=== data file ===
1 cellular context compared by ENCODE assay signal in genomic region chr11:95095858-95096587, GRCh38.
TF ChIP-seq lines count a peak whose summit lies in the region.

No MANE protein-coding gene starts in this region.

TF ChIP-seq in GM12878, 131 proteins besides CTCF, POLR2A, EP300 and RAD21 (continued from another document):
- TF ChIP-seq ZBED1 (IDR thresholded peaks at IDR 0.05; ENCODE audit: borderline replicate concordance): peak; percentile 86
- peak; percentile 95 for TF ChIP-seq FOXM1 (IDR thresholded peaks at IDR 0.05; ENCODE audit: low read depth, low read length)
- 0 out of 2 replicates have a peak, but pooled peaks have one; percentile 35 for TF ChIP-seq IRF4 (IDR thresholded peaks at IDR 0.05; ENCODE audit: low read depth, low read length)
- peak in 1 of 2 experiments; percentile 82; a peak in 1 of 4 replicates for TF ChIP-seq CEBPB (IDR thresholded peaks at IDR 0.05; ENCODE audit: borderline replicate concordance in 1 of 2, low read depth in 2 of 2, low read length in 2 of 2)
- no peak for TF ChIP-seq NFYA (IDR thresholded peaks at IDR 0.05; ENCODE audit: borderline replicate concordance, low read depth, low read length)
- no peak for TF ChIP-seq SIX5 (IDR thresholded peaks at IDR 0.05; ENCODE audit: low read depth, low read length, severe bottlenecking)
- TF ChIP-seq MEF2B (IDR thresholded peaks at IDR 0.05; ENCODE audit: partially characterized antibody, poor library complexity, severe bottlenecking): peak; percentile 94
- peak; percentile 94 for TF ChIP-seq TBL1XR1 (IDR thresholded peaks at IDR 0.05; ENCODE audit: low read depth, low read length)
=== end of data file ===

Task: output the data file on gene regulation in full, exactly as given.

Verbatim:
1 cellular context compared by ENCODE assay signal in genomic region chr11:95095858-95096587, GRCh38.
TF ChIP-seq lines count a peak whose summit lies in the region.

No MANE protein-coding gene starts in this region.

TF ChIP-seq in GM12878, 131 proteins besides CTCF, POLR2A, EP300 and RAD21 (continued from another document):
- TF ChIP-seq ZBED1 (IDR thresholded peaks at IDR 0.05; ENCODE audit: borderline replicate concordance): peak; percentile 86
- peak; percentile 95 for TF ChIP-seq FOXM1 (IDR thresholded peaks at IDR 0.05; ENCODE audit: low read depth, low read length)
- 0 out of 2 replicates have a peak, but pooled peaks have one; percentile 35 for TF ChIP-seq IRF4 (IDR thresholded peaks at IDR 0.05; ENCODE audit: low read depth, low read length)
- peak in 1 of 2 experiments; percentile 82; a peak in 1 of 4 replicates for TF ChIP-seq CEBPB (IDR thresholded peaks at IDR 0.05; ENCODE audit: borderline replicate concordance in 1 of 2, low read depth in 2 of 2, low read length in 2 of 2)
- no peak for TF ChIP-seq NFYA (IDR thresholded peaks at IDR 0.05; ENCODE audit: borderline replicate concordance, low read depth, low read length)
- no peak for TF ChIP-seq SIX5 (IDR thresholded peaks at IDR 0.05; ENCODE audit: low read depth, low read length, severe bottlenecking)
- TF ChIP-seq MEF2B (IDR thresholded peaks at IDR 0.05; ENCODE audit: partially characterized antibody, poor library complexity, severe bottlenecking): peak; percentile 94
- peak; percentile 94 for TF ChIP-seq TBL1XR1 (IDR thresholded peaks at IDR 0.05; ENCODE audit: low read depth, low read length)